This is a weekly event hosted by The Broke and The Bookish where bloggers relate their "top ten" of a certain topic. This week's topic - Top Ten Books Which Feature Characters Who ______. Well, I decided to feature books with characters that live in my home state of Texas. And they are not even mysteries. Take note - that probably won't happen very often - the no mystery thing. I have read some of these, but not all. Some have been adapted for film or TV. Likely you will recognize those. So come on down, y'all - welcome to Texas - The Lone Star State.
1. Friday Night Lights by H. G. Bissinger - I have read this non-fiction book, which tells about the famous Odessa Permian High School football team. I went to high school in Austin and, believe me, everyone knew about Odessa Permian. And football is a big deal here, but it's not the only sport. Many have likely watched the TV show, Friday Night Lights. I have not. I did marry a high school football player. He married the quiet girl, who barely said boo to anyone.
2. Isaac's Storm by Erik Larson - I have not read this non-fiction account of the terrible 1900 hurricane that devastated Galveston, Texas. It tells of the early days of the U.S. Weather Bureau and Isaac Cline's belief that nothing could fatally damage the city of Galveston, where he was based. He was wrong. Hurricanes are a fact of life for the states that surround the Gulf of Mexico. If you've spent any of amount of time in this area, you're familiar with severe storms.
3. Monday, Monday by Elizabeth Crook - I read this book last year when it was the Mayor's Book Club selection for an all-city read at the Austin Public Library. Monday, Monday begins on the University of Texas campus on a hot summer day in August, 1966. That was the day that Charles Whitman went up to the top of the UT Tower and used a sniper rifle to kill 16 people and wound 32 others. This is a fictional account of that tragedy and the story of 3 students caught up in that event. It relates their lives for the next 40 years. I really enjoyed it, especially because of the care the author took to research the settings of Austin and other Texas locations.
4. You Know When The Men Are Gone by Siobhan Fallon - I also read this book with a book group and emailed a bit with the author. It is a series of stories about soldiers stationed at Fort Hood, Texas, a few miles north of Austin. There are stories of the soldiers themselves, but mostly it's about their families, their wives and husbands and how they cope or don't. The author is herself a military wife and she writes with knowledge and experience. A powerful book that I recommend highly.
5. Texas by James Michener - I read this book many years ago, in the time that I read long, long books fairly regularly. If you've never read a Michener book, they are very detailed and have meticulous research and they are long........long. This is a history of the land of Texas, the state of Texas, the nation of Texas, and all the people who have called this area their home. I loved it. The story goes from prehistoric times to the Spanish discovery and then all the way to the Space Age. Through all of our six flags. An epic journey.
6. 11/22/63 by Stephen King - I have not read this one yet and will likely try it on audio. I do understand that there will be a TV adaptation next year with James Franco as the lead. I am a big Stephen King fan and I'm interested in this book with the famous date - the assassination of President John F. Kennedy in Dallas, TX. I was a little girl at the time and don't have much memory of the day, but I do remember that my father, who worked for the state police, had to help with a small part of the investigation. Our Texas Governor John Connally was also wounded in that tragedy. 11/22/63 tells the story of a man who is able to time travel and has the ability to possibly change history.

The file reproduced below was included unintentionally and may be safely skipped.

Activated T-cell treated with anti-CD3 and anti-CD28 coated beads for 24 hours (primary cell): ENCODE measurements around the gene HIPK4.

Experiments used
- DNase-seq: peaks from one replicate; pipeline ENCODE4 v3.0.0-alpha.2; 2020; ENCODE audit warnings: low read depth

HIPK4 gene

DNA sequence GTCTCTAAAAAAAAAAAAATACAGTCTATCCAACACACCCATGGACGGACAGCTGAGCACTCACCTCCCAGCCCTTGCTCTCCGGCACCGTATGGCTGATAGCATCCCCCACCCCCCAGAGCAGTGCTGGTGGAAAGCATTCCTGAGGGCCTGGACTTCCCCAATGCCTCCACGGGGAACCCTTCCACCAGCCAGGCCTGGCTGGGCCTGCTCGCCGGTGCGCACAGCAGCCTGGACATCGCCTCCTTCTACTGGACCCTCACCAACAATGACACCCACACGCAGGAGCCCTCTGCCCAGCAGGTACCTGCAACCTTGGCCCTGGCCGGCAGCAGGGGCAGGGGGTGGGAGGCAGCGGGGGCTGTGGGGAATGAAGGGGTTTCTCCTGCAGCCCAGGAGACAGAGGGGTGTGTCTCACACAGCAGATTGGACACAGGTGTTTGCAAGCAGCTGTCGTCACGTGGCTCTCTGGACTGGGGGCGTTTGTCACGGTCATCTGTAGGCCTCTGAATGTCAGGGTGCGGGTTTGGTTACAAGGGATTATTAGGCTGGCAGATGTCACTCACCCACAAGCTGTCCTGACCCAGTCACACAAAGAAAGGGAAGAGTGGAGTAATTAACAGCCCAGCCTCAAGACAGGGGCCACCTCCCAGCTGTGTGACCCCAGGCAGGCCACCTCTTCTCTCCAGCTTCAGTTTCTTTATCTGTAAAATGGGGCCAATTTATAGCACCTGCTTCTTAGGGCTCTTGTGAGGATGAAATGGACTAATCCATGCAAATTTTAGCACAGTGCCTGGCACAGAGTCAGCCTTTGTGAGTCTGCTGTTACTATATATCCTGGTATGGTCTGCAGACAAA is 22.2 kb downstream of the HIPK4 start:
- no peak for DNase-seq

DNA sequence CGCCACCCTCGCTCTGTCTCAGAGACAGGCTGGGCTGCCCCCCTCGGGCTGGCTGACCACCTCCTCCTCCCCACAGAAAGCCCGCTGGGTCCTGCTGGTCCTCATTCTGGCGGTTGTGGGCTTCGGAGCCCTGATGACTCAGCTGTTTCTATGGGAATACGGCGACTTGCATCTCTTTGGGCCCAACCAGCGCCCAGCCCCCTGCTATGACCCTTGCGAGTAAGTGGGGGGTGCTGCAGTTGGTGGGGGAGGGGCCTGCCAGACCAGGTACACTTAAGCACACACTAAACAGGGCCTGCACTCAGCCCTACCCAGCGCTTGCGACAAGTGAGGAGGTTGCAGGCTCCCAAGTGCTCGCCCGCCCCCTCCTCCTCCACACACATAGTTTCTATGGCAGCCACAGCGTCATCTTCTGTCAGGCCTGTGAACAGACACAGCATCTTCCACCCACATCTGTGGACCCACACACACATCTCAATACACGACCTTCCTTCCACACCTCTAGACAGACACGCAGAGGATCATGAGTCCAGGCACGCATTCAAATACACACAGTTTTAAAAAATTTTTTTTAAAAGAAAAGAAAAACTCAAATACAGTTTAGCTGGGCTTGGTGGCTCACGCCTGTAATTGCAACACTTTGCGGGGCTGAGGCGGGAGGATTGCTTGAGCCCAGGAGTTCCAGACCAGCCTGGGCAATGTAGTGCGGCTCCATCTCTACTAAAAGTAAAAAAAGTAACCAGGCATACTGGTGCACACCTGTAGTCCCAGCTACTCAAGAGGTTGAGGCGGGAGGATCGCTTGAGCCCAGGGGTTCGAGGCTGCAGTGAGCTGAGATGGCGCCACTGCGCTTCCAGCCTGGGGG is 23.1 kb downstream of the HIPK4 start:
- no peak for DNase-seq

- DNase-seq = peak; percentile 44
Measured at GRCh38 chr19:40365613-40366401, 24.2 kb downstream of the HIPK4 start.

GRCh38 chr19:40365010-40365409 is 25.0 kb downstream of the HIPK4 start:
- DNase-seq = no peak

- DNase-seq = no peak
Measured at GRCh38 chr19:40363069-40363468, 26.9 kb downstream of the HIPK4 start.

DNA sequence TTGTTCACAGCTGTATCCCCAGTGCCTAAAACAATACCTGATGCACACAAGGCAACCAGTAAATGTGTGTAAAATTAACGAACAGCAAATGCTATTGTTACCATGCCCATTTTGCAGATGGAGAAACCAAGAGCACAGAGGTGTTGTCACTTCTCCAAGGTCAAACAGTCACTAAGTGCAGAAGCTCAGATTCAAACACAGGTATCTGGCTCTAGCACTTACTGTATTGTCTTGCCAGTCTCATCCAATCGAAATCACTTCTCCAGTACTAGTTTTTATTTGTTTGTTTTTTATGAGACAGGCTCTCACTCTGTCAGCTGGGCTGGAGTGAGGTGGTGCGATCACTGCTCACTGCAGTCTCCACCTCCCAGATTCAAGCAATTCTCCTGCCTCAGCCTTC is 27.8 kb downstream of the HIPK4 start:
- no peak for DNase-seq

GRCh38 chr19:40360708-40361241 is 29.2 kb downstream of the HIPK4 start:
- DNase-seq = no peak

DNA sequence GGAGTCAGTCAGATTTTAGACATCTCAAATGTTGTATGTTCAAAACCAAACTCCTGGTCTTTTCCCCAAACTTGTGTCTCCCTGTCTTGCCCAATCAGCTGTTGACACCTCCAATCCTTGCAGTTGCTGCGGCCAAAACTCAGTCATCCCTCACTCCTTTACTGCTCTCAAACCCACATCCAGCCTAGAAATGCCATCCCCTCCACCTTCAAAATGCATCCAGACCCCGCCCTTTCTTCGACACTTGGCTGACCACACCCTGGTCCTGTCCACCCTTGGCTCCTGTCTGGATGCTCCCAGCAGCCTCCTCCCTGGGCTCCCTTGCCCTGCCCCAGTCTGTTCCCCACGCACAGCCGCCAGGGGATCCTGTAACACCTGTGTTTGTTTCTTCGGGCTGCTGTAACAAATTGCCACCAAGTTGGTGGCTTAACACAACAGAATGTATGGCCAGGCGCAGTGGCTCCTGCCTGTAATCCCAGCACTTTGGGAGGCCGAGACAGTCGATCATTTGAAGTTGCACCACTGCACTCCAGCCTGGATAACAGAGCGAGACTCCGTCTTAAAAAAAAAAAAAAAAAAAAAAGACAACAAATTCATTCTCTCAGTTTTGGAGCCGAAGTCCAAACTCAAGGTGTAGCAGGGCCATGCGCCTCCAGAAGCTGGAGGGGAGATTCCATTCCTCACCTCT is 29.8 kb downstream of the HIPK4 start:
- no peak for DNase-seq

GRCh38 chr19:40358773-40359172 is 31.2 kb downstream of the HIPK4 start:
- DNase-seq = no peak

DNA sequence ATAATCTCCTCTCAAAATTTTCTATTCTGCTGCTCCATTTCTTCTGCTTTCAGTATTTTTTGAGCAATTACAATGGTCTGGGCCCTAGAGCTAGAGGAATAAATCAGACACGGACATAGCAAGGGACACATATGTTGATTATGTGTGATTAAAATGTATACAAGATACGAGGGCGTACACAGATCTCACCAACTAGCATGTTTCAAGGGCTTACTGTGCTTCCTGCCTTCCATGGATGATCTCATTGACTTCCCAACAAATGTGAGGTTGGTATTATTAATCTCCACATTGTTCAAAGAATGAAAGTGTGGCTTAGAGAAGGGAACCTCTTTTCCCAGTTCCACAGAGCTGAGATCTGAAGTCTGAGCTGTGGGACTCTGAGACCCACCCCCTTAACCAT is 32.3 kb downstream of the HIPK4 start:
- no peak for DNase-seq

7. Giant by Edna Ferber - Another one that I have not read. I have, however, seen the movie adaptation several times. It stars Rock Hudson, Elizabeth Taylor and James Dean and is a classic. The story is about cattle, big landowners, and the discovery of oil. And, no, not everyone who lives in Texas was raised with cattle or has struck oil or owns a lot of land. But the sight of cows and oil derricks and wide open spaces is quite familiar to me.
8. Lonesome Dove by Larry McMurtry - I have not read this book, but I did see the TV adaptation with Tommy Lee Jones and Robert Duvall. An epic story of the American West in the late 1800's - cattle drives, Texas Rangers, outlaws, horses, small towns, dust, violence. This book and the ones that come after have it all. My husband loved it.
9. The Liar's Club by Mary Karr - I read and discussed this book with a group several years ago. It is a memoir of the life of American poet Mary Karr and her Texas childhood in Port Arthur, an oil refinery town. She had quite the interesting family. This book was on front end of the memoir trend and it is a good one.
10. The Legend of the Bluebonnet by Tomie de Paola - I read this children's book many, many times to my daughter and it was one she took with her when she grew up. The bluebonnet is the Texas state flower and it appears in the springtime. It's especially vivid and plentiful when we have had a lot of rain, like this year. This story is about a little Comanche girl whose tribe is threatened by a drought. She sacrifices her greatest possession and the Great Spirit not only sends the needed rain, but also sends the bluebonnet flower. The pictures below were taken in my yard and they are indeed bluebonnets. And bluebonnets and the other wildflowers that we have here are my favorite part of spring.
Hope you've enjoyed this little tour of my home state of Texas. If you haven't visited, you are most welcome to come by and see what we have to offer.